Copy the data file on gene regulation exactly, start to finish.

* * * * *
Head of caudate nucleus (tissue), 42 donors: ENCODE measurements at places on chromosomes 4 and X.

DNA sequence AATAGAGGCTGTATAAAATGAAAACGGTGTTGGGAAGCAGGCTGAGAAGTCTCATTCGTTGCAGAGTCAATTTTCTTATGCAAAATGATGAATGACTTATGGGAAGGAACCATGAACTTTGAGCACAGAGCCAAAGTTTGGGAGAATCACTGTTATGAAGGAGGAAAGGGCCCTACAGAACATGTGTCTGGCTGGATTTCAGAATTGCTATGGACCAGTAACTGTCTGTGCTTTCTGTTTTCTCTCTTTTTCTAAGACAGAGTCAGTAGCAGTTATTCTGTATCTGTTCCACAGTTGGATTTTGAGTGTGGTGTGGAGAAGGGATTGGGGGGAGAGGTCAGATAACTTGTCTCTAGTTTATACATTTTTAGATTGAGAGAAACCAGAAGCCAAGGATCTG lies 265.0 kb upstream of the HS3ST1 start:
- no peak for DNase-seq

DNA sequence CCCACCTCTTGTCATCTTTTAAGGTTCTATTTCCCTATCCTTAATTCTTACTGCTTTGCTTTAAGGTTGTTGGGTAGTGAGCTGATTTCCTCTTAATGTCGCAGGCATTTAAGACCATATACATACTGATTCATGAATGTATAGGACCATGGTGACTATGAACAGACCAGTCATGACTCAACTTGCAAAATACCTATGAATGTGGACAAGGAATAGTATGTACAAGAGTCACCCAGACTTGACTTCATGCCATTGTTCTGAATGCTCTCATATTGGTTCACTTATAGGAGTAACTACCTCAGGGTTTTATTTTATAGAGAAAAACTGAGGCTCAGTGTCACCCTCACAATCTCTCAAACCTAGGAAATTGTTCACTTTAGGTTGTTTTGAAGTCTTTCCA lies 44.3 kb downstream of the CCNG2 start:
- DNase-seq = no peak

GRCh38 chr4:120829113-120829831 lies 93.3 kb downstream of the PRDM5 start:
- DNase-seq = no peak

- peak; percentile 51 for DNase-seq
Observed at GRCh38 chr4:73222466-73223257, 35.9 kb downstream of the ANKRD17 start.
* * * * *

Head of caudate nucleus (tissue), 42 donors: ENCODE measurements at places on chromosomes 4 and X.

DNA sequence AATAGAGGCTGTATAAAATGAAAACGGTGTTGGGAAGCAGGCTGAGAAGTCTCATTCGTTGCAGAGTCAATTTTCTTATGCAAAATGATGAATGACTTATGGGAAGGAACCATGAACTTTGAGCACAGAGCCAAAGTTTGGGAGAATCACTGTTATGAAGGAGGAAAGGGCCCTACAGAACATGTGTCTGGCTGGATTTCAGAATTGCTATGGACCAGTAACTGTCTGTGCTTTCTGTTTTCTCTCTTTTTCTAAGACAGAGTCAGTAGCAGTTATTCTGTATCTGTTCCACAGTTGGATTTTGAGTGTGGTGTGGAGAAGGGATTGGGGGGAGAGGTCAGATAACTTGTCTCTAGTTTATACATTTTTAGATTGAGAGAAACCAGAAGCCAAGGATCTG lies 265.0 kb upstream of the HS3ST1 start:
- no peak for DNase-seq

DNA sequence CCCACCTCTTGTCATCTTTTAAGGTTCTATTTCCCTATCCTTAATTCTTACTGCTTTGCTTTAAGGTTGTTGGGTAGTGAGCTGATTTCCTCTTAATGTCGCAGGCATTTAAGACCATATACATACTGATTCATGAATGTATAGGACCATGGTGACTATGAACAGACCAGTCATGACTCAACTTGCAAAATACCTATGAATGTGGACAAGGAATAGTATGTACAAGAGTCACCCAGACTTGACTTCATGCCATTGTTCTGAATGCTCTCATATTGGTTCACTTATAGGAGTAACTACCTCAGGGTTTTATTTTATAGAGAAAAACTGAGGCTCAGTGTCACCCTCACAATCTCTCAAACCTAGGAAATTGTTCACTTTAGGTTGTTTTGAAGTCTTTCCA lies 44.3 kb downstream of the CCNG2 start:
- DNase-seq = no peak

GRCh38 chr4:120829113-120829831 lies 93.3 kb downstream of the PRDM5 start:
- DNase-seq = no peak

- peak; percentile 51 for DNase-seq
Observed at GRCh38 chr4:73222466-73223257, 35.9 kb downstream of the ANKRD17 start.